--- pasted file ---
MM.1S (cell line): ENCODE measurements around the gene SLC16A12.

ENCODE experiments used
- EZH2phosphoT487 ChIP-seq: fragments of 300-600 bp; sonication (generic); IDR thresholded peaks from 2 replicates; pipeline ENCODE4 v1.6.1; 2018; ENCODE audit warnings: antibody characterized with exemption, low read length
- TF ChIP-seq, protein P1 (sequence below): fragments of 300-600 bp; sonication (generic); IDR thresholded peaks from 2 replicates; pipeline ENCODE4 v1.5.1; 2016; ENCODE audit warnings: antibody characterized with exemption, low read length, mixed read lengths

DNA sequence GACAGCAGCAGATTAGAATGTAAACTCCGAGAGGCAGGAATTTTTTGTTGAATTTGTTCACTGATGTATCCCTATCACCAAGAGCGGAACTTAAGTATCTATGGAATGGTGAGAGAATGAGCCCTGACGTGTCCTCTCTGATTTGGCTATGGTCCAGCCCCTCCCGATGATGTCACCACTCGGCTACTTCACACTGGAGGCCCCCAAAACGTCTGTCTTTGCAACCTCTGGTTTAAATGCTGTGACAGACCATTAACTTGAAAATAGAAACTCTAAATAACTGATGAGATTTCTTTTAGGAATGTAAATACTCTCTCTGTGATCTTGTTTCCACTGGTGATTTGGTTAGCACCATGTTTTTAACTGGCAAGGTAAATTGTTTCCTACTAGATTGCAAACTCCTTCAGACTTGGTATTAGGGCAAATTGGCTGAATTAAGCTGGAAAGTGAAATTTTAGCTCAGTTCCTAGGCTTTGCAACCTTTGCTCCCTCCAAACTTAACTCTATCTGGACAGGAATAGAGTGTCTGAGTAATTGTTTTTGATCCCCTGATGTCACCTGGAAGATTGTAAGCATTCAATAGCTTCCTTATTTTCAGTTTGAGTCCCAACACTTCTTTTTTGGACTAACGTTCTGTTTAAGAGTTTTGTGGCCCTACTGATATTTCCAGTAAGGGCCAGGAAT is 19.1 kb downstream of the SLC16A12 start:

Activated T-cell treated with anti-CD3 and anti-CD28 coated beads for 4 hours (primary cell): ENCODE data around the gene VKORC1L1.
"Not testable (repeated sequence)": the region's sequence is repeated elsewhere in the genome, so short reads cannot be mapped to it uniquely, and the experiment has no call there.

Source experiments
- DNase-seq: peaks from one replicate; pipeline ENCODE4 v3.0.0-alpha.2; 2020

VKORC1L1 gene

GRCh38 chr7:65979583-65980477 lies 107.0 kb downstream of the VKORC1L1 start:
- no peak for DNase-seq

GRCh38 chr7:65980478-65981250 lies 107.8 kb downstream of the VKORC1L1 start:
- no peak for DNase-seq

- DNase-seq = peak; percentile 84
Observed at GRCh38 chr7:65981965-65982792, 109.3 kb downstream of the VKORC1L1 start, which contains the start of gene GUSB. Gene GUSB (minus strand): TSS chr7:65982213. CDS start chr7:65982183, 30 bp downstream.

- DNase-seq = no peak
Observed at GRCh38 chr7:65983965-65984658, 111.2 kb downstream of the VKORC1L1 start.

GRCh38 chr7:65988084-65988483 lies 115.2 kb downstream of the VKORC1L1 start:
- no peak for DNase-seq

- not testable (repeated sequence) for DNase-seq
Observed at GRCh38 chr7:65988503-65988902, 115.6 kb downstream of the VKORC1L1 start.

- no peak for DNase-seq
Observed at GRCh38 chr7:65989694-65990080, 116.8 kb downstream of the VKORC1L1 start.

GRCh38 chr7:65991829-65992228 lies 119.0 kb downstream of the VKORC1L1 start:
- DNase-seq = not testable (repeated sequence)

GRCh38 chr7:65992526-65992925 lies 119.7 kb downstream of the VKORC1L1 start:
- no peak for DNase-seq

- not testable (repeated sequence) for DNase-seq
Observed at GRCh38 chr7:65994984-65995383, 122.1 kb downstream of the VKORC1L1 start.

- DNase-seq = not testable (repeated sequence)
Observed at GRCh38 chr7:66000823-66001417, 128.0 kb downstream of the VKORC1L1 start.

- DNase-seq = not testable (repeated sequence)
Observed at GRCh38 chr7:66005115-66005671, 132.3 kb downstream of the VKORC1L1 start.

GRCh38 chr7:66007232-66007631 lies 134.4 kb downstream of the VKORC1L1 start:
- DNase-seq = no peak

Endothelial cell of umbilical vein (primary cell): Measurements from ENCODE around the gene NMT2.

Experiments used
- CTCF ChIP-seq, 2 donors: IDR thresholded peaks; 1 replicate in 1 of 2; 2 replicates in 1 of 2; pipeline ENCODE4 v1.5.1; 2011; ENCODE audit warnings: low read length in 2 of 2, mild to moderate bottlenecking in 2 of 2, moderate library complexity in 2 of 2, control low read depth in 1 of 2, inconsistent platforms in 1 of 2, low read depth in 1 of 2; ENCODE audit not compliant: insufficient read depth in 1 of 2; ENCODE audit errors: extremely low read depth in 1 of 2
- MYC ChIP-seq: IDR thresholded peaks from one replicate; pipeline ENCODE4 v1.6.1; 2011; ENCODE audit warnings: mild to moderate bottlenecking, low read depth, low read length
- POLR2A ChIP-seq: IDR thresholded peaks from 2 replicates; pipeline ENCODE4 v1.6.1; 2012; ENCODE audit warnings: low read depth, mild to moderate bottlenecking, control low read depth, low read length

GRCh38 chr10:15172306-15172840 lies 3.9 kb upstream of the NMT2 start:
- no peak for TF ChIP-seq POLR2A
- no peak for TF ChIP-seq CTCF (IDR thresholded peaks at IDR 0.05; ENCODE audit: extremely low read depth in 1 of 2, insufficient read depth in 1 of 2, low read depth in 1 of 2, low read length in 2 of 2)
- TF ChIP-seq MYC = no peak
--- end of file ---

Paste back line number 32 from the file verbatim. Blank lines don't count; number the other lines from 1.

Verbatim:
Observed at GRCh38 chr7:66000823-66001417, 128.0 kb downstream of the VKORC1L1 start.